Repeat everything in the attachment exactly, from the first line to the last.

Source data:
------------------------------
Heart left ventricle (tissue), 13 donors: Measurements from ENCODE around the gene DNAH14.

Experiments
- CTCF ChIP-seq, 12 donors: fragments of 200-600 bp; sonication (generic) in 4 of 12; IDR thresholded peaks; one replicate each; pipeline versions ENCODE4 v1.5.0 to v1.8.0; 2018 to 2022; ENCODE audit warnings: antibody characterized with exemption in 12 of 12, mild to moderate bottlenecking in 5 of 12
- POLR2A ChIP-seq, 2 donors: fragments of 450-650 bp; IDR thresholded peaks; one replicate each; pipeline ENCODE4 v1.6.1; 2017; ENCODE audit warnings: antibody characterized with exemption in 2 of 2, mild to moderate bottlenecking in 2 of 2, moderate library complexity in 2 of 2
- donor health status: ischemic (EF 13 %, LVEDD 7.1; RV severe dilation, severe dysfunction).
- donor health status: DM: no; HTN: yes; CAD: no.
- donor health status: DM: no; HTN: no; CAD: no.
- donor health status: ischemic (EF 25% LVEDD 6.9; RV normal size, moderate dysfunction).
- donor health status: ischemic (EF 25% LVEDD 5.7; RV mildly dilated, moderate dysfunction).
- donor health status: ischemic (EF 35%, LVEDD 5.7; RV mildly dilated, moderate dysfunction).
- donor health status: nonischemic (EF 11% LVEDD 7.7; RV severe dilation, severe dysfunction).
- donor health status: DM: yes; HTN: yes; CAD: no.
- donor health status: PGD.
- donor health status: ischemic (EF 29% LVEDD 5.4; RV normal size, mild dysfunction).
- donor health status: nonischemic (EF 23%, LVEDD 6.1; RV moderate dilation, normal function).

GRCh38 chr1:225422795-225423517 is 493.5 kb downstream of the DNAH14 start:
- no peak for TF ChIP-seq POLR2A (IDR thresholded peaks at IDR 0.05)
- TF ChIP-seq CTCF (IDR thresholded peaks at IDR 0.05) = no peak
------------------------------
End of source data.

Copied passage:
Heart left ventricle (tissue), 13 donors: Measurements from ENCODE around the gene DNAH14.

Experiments
- CTCF ChIP-seq, 12 donors: fragments of 200-600 bp; sonication (generic) in 4 of 12; IDR thresholded peaks; one replicate each; pipeline versions ENCODE4 v1.5.0 to v1.8.0; 2018 to 2022; ENCODE audit warnings: antibody characterized with exemption in 12 of 12, mild to moderate bottlenecking in 5 of 12
- POLR2A ChIP-seq, 2 donors: fragments of 450-650 bp; IDR thresholded peaks; one replicate each; pipeline ENCODE4 v1.6.1; 2017; ENCODE audit warnings: antibody characterized with exemption in 2 of 2, mild to moderate bottlenecking in 2 of 2, moderate library complexity in 2 of 2
- donor health status: ischemic (EF 13 %, LVEDD 7.1; RV severe dilation, severe dysfunction).
- donor health status: DM: no; HTN: yes; CAD: no.
- donor health status: DM: no; HTN: no; CAD: no.
- donor health status: ischemic (EF 25% LVEDD 6.9; RV normal size, moderate dysfunction).
- donor health status: ischemic (EF 25% LVEDD 5.7; RV mildly dilated, moderate dysfunction).
- donor health status: ischemic (EF 35%, LVEDD 5.7; RV mildly dilated, moderate dysfunction).
- donor health status: nonischemic (EF 11% LVEDD 7.7; RV severe dilation, severe dysfunction).
- donor health status: DM: yes; HTN: yes; CAD: no.
- donor health status: PGD.
- donor health status: ischemic (EF 29% LVEDD 5.4; RV normal size, mild dysfunction).
- donor health status: nonischemic (EF 23%, LVEDD 6.1; RV moderate dilation, normal function).

GRCh38 chr1:225422795-225423517 is 493.5 kb downstream of the DNAH14 start:
- no peak for TF ChIP-seq POLR2A (IDR thresholded peaks at IDR 0.05)
- TF ChIP-seq CTCF (IDR thresholded peaks at IDR 0.05) = no peak